News & Insights for the AI Journey|Sunday, October 13, 2019
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Google Limits Carbon Footprint, Funds Climate Change Deniers 

A commitment to green datacenters, renewable energy projects and the purchasing of carbon offsets have enabled Google to reduce its revenue-adjusted carbon footprint for the fourth year in a row. Which raises the question, if Google is a friend to the environment, why is it giving money to climate change deniers? 

A champion of energy-efficient, environmentally-responsible computing, tech giant Google prides itself on "creating a better web that's better for the environment." The company announced last week that it had maintained its carbon neutral status for a sixth year and its 2012 emissions were down 9 percent compared to the year before. Google has worked hard to build its eco-friendly reputation. Now it jeopardizes that status by giving political contributions to climate change deniers.

Last week Google's Carbon Czarina Jolanka Nickerman took to the company's Green Blog to discuss the latest carbon emissions numbers:

"We've continued to use more renewable energy, squeezed even more efficiency out of our operations and helped our customers reduce their own IT footprint," writes Nickerman.

"Google has been carbon neutral for six years," she continues. "This means that all of the work we do has a total carbon footprint of zero. This includes serving 100 billion search queries and 6 billion hours of YouTube videos a month, supporting 750 million Chrome users and delivering Google Maps in 194 countries. It also includes efforts such as developing self-driving cars and launching Wi-Fi-enabled balloons into the atmosphere."

While Google strives to promote energy-efficiency in all aspects of the business, most notably in its innovative datacenter designs, the company still accrues a carbon footprint comprised of direct and indirect emissions as well as purchased electricity. Currently, Google's operations are about one-third renewable-powered. To neutralize the carbon load of the non-renewable portion, Google invests in carbon offsets. The practice lets Google claim zero net carbon emission; however, Google's 2012 gross carbon emissions weigh in at 1.5 million metric tons of carbon dioxide.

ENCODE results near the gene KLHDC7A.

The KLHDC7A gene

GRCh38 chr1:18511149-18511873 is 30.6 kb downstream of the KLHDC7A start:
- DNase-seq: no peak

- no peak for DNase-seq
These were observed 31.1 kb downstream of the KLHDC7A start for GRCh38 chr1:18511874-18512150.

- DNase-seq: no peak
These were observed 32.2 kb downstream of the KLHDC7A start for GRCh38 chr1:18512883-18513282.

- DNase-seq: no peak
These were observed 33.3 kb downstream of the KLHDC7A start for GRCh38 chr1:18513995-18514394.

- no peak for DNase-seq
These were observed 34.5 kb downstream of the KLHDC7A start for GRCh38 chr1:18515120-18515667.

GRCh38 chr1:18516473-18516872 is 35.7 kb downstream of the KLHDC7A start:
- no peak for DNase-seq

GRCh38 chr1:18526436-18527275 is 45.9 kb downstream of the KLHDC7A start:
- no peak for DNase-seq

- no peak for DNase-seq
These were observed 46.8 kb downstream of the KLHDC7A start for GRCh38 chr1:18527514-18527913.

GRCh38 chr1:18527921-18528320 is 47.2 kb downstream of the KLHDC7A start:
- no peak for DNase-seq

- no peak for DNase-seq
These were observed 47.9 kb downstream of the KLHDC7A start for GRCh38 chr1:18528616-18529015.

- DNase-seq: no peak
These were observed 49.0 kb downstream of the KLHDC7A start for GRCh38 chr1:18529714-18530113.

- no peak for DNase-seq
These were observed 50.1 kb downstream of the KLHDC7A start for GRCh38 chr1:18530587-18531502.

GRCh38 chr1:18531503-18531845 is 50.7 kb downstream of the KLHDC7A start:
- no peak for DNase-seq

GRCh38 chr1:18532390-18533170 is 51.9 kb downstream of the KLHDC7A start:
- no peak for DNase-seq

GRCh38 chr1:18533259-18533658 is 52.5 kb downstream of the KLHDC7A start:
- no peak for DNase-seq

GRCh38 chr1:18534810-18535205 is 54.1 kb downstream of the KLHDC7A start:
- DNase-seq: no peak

The table shows Google's carbon footprint for 2012 with and without PPAs.
Source: Google

Google's gross 2011 carbon footprint was 1,677,423 metric tons of CO2e (Scope 1: 29,563, Scope 2: 1,439,703, Scope 3: 208,157). For 2012, the total is 1.5 metric tons. The 9 percent drop reflects the 2012 decision to include power purchase agreement (PPA) deductions. If PPA deductions are omitted (as they were in 2011), the total gross emissions for 2012 add up to 2,024,444 metric tons.

Nickerman explains:

"We're deducting these purchases according to new reporting guidance from the Carbon Disclosure Project. We continue to buy large amounts of renewable energy for our operations; to date we've contracted for over 330 MW of wind power in the US and Europe. For transparency's sake, we're also reporting our footprint without those purchases. We urge others to do the same, which is why we participate in the World Resources Institute Scope 2 accounting process. This helps to ensure greenhouse gas reporting remains transparent and meaningful."

To put this in perspective, Google's total gross carbon emissions have actually gone up; however, relative to revenue, emissions have been on a downward slope since 2009. According to a company chart (left), metric ton emissions per million dollars in revenue fell from 44.3 in 2011 to 40.3 in 2012 (30.3 with PPA deductions).

"For the fourth year in a row, we're emitting less carbon per million dollars of revenue," writes Nickerman. "This means that our footprint is growing more slowly than our business because we're able to get more done with each gram of carbon we emit."